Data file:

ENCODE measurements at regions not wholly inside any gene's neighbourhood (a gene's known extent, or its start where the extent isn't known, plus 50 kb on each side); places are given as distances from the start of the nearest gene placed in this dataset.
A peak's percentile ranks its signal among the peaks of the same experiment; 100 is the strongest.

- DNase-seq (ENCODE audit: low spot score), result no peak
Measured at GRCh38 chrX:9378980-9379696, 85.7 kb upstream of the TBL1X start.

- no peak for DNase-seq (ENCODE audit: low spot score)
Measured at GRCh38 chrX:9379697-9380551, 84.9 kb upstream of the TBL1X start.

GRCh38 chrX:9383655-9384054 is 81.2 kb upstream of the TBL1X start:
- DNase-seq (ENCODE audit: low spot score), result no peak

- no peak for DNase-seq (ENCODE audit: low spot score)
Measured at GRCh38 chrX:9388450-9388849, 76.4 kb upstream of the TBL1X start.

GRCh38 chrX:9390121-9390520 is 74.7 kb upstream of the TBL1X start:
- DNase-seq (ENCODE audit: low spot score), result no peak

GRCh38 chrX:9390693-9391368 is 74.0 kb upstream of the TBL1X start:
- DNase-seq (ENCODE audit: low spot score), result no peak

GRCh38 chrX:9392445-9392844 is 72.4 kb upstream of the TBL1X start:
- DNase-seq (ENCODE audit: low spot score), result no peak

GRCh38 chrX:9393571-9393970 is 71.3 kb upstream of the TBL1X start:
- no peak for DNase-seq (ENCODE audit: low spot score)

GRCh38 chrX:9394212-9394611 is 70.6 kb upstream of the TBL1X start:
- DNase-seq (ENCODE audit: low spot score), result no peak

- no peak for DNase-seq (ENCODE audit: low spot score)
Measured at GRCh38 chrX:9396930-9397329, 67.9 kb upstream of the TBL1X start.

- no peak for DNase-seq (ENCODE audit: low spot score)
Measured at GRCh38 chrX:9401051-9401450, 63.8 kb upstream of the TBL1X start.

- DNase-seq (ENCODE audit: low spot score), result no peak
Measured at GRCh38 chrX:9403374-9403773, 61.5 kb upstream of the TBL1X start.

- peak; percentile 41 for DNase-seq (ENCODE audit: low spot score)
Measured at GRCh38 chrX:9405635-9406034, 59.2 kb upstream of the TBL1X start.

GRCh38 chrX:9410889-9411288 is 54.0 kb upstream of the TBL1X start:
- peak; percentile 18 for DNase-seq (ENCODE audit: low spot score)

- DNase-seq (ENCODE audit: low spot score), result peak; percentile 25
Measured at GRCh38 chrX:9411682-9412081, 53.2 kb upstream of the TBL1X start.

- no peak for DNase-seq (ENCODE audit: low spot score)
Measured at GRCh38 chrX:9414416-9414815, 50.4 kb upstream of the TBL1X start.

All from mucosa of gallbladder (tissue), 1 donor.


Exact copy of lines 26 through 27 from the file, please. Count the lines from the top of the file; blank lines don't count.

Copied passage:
Measured at GRCh38 chrX:9403374-9403773, 61.5 kb upstream of the TBL1X start.

- peak; percentile 41 for DNase-seq (ENCODE audit: low spot score)